When a new ethnic cuisine comes to the metro, it almost always arrives in a low-rent neighborhood in Des Moines. Our first Vietnamese, Thai, Indian, Pakistani, soul food, Ethiopian, Kenyan, Korean, Salvadoran and Jamaican establishments all entered the local market that way. In the early 20th century, Des Moines newspapers wrote about “prominent people slumming” at Chinese restaurants.
Our first Burmese restaurant has taken a different route. It occupies a former Pizza Hut that has been handsomely remodeled. Though the name emphasizes its full, well-stocked bar, the place is more a restaurant, drawing a family-friendly clientele on my visits.
Burmese cuisine has exploded the last decade in America. The country, now known as Myanmar, has been cloistered for most of the time since World War II. Politically, it’s been a mess. When I visited in the 1960s, the only visa available limited tourists to 24 hours in the country. That was time to eat five meals but not much of anything else. Still, I have thought about those meals for more than 50 years and sought out Burmese cafés in San Francisco, Los Angeles, London, Chicago, St. Paul and Monterey Park, which is perhaps the greatest restaurant town in America. Urbandale’s Mingala Bar ranks with any of those.
8134 Douglas Ave., Urbandale
Monday – Thursday, 11 a.m. – 3 p.m. and 5-9 p.m.;
Friday – Saturday, 11 a.m. – 9 p.m.;
Sunday, 3-8 p.m.
What is Burmese cuisine? It is a fusion of the food cultures of three neighboring countries — India, China and Thailand. Like Thai cuisine, it is big on multiple, contrasting flavors. A Burmese-American friend says that the motto of Burmese food is “Chin, ngat, sat,” which translates as “sour, salty, spicy.” Sometimes the sour can be too much, but that was not the case at Mingala. She also told me that there is a popular rhyme in Burmese that says: “Of all the fruit, mango is best. Of all the meat, pork is best. Of all the leaves, tea is best.”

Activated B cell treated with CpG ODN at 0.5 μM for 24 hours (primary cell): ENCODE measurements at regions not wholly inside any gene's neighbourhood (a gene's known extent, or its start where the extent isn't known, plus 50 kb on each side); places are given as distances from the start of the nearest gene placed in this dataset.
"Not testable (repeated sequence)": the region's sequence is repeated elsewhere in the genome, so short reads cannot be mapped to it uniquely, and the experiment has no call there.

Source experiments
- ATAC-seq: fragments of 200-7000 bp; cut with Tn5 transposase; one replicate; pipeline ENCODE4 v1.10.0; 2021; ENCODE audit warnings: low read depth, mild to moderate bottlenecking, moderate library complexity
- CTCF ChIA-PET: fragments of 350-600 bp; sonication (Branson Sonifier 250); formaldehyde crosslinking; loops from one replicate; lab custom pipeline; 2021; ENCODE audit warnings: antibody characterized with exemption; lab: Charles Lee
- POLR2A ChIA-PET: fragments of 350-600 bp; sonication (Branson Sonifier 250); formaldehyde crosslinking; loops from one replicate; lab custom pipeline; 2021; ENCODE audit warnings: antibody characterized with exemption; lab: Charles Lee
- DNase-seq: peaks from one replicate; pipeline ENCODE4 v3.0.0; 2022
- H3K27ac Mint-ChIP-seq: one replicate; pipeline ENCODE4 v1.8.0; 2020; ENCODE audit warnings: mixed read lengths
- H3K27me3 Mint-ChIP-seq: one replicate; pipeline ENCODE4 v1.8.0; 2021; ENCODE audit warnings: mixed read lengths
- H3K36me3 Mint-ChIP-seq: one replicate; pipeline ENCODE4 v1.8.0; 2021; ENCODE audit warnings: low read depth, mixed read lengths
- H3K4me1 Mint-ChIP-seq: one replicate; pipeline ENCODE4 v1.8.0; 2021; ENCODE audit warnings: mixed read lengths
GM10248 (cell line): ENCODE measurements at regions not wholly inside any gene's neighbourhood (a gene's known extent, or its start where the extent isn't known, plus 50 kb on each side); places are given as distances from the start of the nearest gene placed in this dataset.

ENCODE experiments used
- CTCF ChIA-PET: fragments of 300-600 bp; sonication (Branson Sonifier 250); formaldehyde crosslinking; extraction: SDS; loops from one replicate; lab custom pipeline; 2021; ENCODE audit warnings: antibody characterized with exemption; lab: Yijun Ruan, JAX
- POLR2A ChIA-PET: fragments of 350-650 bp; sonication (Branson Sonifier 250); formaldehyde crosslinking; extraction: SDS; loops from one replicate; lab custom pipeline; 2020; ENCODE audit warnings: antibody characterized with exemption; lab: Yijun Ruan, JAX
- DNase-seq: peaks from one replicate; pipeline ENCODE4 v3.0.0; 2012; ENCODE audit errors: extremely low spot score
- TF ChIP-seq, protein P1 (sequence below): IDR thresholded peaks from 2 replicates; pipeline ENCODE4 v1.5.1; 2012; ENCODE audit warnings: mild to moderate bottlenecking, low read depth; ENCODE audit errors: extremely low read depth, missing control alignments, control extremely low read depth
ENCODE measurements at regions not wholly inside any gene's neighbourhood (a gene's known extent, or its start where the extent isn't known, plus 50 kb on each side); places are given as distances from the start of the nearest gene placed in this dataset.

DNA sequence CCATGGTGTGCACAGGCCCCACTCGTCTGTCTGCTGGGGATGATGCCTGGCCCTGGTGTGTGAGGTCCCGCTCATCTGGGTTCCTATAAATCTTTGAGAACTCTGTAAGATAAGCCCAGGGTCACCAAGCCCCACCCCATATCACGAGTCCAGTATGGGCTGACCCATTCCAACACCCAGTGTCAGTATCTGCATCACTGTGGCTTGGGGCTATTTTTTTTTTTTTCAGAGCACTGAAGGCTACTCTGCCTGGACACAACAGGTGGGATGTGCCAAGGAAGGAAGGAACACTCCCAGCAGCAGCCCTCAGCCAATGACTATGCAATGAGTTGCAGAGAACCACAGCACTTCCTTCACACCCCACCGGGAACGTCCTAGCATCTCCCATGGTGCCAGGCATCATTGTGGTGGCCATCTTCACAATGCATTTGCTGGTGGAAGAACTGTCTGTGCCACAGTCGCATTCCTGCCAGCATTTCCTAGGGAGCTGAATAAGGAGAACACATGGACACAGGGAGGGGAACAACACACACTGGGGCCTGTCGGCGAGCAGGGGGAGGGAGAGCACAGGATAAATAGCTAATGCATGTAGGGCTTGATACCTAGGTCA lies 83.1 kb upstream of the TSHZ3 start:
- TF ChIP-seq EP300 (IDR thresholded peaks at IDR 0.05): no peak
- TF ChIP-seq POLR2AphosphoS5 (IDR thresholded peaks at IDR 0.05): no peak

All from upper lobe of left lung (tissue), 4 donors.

Those things are well covered at Mingala. Wat Thar with Arloo Hinn presented thick pieces of pork belly with potatoes in a delicious mild curry made with bone stock, turmeric, lemon, paprika, chilies, garlic, ginger and onions. It was served with a green leaves soup with baby eggplant and winter radishes, a small salad of pickled vegetables and jasmine rice. Rice has been cultivated in Myanmar possibly since 11,000 B.C. The Burmese word for rice is the only one in the world that does not derive from Chinese etymology. That leads some food historians to think Burmese rice might be the original.
Tohu Jaw was the best crispy tofu I have ever eaten. The tofu was made from garbanzo beans, not soy. Texture-wise, it was like a perfect French fry, hot and crisp on the outside and soft inside. It was served with a sweet tamarind sauce that disappeared so fast we had to ask for more.
LaPhat Thoke, recommended as “most popular dish” was a salad of the venerable fermented tea leaves and “Burmese crunchy mix,” which included sesame seeds, sunflower seeds, peanuts, yellow lentils and garlic chips. Crispy beef salad was the only thing our table ate without unanimous love. Beef was chewy, but cucumbers, tomatoes, sweet peppers and onions in lime juice were tasty. Burma shares a beef taboo with India, and pork, chicken, fish and shrimp are more popular here. Rainbow salad was composed of two kinds of noodles and green papaya with onions. That same tamarind sauce was used to cut the sourness of the papaya.
Zakaw Htamin is the best way to taste many dishes. It is served on a bamboo tray with banana leaf as a plate and includes pork belly, crispy beef, salad, eggplant with dried shrimp, soup, rice and shrimp paste.
Drinks include boba teas, kind of like smoothies. Taro was delicious. ♦
Jim Duncan is a food writer who has been covering the central Iowa scene for more than five decades.